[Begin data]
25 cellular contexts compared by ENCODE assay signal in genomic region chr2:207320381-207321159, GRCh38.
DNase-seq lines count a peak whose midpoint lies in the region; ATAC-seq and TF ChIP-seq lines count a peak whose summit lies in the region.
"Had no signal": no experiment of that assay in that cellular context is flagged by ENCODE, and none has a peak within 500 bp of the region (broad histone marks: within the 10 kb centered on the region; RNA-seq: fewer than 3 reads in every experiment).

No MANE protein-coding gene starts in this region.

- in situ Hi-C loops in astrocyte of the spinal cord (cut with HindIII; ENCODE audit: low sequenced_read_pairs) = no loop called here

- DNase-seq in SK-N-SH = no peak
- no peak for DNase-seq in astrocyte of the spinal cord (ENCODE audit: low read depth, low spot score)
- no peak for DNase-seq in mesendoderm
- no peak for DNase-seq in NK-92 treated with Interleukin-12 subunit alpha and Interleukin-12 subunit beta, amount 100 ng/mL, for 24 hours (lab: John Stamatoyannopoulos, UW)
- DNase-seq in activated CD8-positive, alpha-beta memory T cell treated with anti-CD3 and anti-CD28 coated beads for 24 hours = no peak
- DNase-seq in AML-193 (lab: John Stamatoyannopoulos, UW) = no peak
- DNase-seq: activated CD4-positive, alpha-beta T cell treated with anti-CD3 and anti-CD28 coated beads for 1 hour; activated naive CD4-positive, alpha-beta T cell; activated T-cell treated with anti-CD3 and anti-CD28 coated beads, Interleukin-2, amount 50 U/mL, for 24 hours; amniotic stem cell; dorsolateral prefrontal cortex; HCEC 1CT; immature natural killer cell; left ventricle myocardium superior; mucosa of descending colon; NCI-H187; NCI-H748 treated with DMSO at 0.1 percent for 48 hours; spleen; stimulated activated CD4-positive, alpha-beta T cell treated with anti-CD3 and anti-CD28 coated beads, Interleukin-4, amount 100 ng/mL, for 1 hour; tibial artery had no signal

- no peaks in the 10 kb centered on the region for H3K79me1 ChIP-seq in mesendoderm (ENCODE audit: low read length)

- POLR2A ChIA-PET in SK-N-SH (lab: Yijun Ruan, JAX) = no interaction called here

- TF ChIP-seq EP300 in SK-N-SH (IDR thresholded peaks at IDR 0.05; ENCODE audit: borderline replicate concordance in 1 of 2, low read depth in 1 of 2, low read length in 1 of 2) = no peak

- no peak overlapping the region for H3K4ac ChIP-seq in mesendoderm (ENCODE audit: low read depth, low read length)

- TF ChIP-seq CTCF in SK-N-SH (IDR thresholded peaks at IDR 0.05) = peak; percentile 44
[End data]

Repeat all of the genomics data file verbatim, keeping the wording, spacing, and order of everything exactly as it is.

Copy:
25 cellular contexts compared by ENCODE assay signal in genomic region chr2:207320381-207321159, GRCh38.
DNase-seq lines count a peak whose midpoint lies in the region; ATAC-seq and TF ChIP-seq lines count a peak whose summit lies in the region.
"Had no signal": no experiment of that assay in that cellular context is flagged by ENCODE, and none has a peak within 500 bp of the region (broad histone marks: within the 10 kb centered on the region; RNA-seq: fewer than 3 reads in every experiment).

No MANE protein-coding gene starts in this region.

- in situ Hi-C loops in astrocyte of the spinal cord (cut with HindIII; ENCODE audit: low sequenced_read_pairs) = no loop called here

- DNase-seq in SK-N-SH = no peak
- no peak for DNase-seq in astrocyte of the spinal cord (ENCODE audit: low read depth, low spot score)
- no peak for DNase-seq in mesendoderm
- no peak for DNase-seq in NK-92 treated with Interleukin-12 subunit alpha and Interleukin-12 subunit beta, amount 100 ng/mL, for 24 hours (lab: John Stamatoyannopoulos, UW)
- DNase-seq in activated CD8-positive, alpha-beta memory T cell treated with anti-CD3 and anti-CD28 coated beads for 24 hours = no peak
- DNase-seq in AML-193 (lab: John Stamatoyannopoulos, UW) = no peak
- DNase-seq: activated CD4-positive, alpha-beta T cell treated with anti-CD3 and anti-CD28 coated beads for 1 hour; activated naive CD4-positive, alpha-beta T cell; activated T-cell treated with anti-CD3 and anti-CD28 coated beads, Interleukin-2, amount 50 U/mL, for 24 hours; amniotic stem cell; dorsolateral prefrontal cortex; HCEC 1CT; immature natural killer cell; left ventricle myocardium superior; mucosa of descending colon; NCI-H187; NCI-H748 treated with DMSO at 0.1 percent for 48 hours; spleen; stimulated activated CD4-positive, alpha-beta T cell treated with anti-CD3 and anti-CD28 coated beads, Interleukin-4, amount 100 ng/mL, for 1 hour; tibial artery had no signal

- no peaks in the 10 kb centered on the region for H3K79me1 ChIP-seq in mesendoderm (ENCODE audit: low read length)

- POLR2A ChIA-PET in SK-N-SH (lab: Yijun Ruan, JAX) = no interaction called here

- TF ChIP-seq EP300 in SK-N-SH (IDR thresholded peaks at IDR 0.05; ENCODE audit: borderline replicate concordance in 1 of 2, low read depth in 1 of 2, low read length in 1 of 2) = no peak

- no peak overlapping the region for H3K4ac ChIP-seq in mesendoderm (ENCODE audit: low read depth, low read length)

- TF ChIP-seq CTCF in SK-N-SH (IDR thresholded peaks at IDR 0.05) = peak; percentile 44